>>make sense to speak of a deductive closure. In fact, if the RDF 
>>triples don't have a semantics (ie if RDF is a datastructuring 
>>language) then the triples are not even properly called 'facts'. A 
>>triple without any meaning assigned to it is just a datastructure, 
>>not a fact. It might be intended to represent a fact, or a picture, 
>>or a diagram, or a mathematical expression, or just about anything, 
>>or even nothing. Without a semantics, there is no way to tell.
>The same is true for a database.
>A tupel in a database may contain picture, or a diagram, or a 
>mathematical expression, or just about anything, or even nothing.
>Still it makes sense to treat a tuple in a logical way.

Im afraid I disagree. In fact, this remark sounds to me to simply be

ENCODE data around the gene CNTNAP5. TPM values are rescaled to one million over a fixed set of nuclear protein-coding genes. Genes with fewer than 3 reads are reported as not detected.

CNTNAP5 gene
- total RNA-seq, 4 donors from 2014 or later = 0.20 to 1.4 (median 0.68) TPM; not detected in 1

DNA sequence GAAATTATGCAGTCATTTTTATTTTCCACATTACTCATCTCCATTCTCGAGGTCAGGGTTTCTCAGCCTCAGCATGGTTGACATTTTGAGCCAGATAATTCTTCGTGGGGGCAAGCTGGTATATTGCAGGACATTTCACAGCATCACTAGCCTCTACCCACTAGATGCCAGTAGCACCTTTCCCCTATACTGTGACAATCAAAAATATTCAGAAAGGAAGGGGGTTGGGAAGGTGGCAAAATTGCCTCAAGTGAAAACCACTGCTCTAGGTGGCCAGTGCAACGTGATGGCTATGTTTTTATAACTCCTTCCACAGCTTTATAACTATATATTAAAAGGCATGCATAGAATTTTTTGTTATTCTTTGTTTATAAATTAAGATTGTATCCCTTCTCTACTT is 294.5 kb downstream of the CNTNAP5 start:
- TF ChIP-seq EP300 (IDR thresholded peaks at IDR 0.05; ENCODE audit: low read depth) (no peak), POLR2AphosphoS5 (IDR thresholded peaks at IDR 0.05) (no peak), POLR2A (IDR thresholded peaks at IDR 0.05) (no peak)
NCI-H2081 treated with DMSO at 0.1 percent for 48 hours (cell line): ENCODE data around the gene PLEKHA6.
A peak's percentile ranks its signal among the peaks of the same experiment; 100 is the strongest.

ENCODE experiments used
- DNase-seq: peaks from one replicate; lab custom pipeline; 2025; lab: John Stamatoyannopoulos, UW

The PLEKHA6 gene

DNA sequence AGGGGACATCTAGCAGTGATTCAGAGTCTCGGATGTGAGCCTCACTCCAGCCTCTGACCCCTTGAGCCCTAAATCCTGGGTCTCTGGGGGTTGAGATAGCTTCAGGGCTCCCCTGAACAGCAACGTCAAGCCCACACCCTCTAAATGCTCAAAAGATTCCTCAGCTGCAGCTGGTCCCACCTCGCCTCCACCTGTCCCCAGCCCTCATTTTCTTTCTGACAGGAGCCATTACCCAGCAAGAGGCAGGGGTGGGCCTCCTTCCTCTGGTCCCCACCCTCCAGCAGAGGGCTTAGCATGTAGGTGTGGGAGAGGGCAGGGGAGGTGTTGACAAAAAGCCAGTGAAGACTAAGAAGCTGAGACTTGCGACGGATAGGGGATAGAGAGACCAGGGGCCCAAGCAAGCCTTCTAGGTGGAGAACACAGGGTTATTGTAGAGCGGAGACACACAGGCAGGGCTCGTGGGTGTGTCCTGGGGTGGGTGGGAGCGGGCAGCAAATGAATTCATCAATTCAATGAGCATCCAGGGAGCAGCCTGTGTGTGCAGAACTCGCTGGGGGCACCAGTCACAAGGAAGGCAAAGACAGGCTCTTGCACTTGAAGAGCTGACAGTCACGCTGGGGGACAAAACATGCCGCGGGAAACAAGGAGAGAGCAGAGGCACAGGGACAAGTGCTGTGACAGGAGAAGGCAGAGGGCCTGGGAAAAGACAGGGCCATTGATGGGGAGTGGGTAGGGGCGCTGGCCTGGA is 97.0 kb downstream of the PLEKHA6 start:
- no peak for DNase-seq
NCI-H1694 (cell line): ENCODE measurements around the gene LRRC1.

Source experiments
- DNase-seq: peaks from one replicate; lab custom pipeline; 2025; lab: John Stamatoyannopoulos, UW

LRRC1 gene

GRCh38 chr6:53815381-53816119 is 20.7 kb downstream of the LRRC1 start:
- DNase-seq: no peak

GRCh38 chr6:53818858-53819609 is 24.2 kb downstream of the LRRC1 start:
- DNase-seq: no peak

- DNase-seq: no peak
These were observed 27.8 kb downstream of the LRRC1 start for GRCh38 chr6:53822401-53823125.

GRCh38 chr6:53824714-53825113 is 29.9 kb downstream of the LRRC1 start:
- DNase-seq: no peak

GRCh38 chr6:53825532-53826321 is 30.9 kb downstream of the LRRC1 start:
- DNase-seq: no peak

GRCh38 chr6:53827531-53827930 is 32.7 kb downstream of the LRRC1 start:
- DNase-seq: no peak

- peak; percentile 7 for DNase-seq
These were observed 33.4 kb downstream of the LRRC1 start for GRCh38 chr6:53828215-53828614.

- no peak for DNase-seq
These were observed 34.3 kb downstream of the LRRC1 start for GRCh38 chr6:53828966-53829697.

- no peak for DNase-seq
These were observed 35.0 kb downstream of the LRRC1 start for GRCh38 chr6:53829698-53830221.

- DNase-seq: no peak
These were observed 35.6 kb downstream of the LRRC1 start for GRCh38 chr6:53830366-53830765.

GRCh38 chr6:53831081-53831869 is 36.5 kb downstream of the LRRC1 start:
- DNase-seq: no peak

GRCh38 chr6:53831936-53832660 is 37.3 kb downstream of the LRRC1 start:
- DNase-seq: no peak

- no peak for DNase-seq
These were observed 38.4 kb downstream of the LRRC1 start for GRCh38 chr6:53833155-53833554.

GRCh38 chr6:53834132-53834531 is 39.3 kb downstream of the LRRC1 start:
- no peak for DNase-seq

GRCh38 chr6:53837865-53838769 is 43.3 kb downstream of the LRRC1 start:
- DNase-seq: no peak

nonsensical. What do you mean by 'treating a tuple in a logical way' 
if the tuple has no known relationship to any kind of logical meaning?

> Even it we regard RDF as "just" a datastructuring language
>it makes sense to process the data in a declarative way using rules 
>- for an example see
>Correspondence and Translation for Heterogeneous Data, Serge 
>Abiteboul, Sophie Cluet, Tova Milo, ICDT,1997

I will read this and get back to you.

>>No, of course, but that is a different issue. You didn't say that 
>>you were storing *data about* a statemachine; you said you were 
>>storing the statemachine. That is what Melnik is doing, seems to 
>>me: he is using the 'data' not as data at all, but as an encoding